The business practices of our current generation have been likened to a giant ‘Ponzi scheme’ on the environment. Current resources are being used at an unsustainable rate and emissions of greenhouse gases threaten future generations and non human species. This project takes seriously this metaphor of a Ponzi scheme and explores the notion of a gross failure of fiduciary duty in the context of governance regimes aimed at combating climate change. Through an analysis of the more familiar Ponzi scheme, where business executives exploit investor funds for personal gain, the project argues that fiduciary obligations in the financial sphere aimed at minimising financial misconduct by executives act to undermine governance regimes aimed at combating climate change. Financial fiduciary obligations motivate business executives to look for loopholes in any emerging climate regime and to lobby to preserve shareholder value in a manner that weakens emerging regulatory regimes aimed at reducing GHG emissions. Placing obligations to the environment within corporate law and more broadly within measures of economic wellbeing (i.e. moving away from measures such as GDP ) are needed to prevent obvious conflicts between fiduciary duties to shareholders and investors and those to the environment. Without such changes, there remains a legal obligation for companies and their executives to maximise investor value by sacrificing the planet.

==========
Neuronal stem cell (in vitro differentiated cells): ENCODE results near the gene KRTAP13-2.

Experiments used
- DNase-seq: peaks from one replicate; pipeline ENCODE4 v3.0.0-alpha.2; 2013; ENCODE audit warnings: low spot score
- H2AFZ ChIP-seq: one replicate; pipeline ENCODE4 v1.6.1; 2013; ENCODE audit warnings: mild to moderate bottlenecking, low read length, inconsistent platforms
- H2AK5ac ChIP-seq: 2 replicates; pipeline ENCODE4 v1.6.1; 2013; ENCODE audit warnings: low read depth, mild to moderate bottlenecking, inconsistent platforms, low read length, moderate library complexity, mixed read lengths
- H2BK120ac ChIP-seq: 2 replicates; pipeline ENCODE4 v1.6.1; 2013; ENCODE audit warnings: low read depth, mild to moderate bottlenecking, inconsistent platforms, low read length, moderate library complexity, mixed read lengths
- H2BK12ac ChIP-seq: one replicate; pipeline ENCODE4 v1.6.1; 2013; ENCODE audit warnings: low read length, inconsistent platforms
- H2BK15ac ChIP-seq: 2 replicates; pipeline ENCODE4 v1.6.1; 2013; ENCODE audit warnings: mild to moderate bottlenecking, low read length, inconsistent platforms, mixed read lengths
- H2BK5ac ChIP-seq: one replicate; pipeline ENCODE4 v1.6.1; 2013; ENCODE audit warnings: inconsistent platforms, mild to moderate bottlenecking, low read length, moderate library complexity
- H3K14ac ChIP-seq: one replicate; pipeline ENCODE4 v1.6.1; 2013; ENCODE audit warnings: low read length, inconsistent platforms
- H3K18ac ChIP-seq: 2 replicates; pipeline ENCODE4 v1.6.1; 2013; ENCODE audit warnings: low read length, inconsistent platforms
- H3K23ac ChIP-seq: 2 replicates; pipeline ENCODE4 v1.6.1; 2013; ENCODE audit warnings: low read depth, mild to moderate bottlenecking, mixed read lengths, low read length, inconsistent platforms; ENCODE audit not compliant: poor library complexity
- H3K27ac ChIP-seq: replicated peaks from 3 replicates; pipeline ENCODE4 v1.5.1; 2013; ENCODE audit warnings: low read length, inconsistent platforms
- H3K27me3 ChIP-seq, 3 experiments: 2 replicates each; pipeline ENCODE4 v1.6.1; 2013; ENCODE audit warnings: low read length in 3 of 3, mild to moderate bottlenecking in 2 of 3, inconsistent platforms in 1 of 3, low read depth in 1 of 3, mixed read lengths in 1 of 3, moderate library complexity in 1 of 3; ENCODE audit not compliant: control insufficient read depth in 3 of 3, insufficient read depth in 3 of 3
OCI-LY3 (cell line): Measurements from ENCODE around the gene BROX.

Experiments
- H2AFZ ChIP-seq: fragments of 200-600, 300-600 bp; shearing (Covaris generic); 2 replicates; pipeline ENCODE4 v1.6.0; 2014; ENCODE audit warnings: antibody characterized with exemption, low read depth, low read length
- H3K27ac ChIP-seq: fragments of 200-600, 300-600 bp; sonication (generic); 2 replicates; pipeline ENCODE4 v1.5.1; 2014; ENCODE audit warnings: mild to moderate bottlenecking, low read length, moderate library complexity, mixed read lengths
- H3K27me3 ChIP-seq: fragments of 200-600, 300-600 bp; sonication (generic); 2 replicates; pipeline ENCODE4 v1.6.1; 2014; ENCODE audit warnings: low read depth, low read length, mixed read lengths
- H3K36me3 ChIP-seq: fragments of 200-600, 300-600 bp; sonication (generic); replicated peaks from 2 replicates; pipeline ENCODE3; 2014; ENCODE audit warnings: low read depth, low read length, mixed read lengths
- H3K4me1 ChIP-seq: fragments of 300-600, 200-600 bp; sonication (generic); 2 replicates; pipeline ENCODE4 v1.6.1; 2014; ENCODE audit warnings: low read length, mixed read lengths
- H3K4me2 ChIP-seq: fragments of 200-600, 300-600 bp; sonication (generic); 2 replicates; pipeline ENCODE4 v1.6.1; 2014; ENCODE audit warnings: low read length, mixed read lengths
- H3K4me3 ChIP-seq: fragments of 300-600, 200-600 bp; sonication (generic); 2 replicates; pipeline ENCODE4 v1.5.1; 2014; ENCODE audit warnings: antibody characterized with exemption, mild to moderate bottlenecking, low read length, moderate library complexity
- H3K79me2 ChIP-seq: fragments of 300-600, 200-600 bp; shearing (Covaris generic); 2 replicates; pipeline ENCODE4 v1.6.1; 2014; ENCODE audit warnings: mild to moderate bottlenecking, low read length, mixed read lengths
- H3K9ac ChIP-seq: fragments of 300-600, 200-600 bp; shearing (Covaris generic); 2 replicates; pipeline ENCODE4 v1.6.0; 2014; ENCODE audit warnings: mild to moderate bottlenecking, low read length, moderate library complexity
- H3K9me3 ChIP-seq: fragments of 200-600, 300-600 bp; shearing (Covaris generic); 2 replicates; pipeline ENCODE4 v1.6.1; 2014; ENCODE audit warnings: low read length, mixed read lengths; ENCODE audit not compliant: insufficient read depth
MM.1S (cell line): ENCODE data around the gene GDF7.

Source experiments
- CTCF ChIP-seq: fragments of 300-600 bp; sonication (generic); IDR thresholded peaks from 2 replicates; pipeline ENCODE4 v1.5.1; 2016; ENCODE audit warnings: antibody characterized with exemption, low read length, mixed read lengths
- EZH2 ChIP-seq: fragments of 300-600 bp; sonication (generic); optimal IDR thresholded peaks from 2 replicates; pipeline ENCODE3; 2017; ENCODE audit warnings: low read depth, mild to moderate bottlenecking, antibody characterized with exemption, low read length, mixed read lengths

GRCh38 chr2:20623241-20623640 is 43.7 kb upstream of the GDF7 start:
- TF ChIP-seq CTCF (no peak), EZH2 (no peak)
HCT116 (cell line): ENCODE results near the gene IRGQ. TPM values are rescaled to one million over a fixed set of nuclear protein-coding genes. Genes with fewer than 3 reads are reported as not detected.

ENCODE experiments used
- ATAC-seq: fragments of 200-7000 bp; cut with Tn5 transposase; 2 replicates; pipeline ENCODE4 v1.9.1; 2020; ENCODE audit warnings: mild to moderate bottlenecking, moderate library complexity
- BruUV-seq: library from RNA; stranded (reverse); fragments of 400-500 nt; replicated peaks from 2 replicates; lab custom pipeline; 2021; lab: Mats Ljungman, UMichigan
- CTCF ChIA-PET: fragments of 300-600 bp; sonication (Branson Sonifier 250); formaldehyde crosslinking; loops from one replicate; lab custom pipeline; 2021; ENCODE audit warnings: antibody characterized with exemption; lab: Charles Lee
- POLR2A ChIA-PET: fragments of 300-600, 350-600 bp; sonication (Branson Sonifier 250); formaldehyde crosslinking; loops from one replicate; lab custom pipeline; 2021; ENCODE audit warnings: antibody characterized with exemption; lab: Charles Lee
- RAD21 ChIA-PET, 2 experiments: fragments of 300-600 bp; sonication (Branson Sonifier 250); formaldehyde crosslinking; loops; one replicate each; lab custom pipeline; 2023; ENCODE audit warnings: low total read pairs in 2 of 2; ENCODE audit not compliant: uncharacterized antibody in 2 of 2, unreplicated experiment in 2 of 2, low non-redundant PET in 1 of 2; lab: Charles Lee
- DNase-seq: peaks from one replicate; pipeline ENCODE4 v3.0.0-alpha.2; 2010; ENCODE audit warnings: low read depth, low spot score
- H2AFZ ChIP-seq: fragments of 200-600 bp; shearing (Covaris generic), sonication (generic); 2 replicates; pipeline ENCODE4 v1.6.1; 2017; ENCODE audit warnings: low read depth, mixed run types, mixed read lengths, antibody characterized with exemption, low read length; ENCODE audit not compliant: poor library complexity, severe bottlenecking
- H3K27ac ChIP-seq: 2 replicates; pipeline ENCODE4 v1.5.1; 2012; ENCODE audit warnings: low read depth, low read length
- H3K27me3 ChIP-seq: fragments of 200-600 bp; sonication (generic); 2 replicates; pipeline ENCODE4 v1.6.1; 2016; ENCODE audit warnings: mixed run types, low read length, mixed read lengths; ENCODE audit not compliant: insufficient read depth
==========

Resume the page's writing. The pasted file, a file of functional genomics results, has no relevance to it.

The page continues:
Haines F. 2012. ‘A Ponzi Scheme on the Environment? Failures of fiduciary duty and the challenges of climate governance’ in Tim Smith, Charles Sampford and Ken Coghill (Eds.) Fiduciary Duty, Public Trust and the Governance of Climate Change, Ashgate, ch 12 235-252.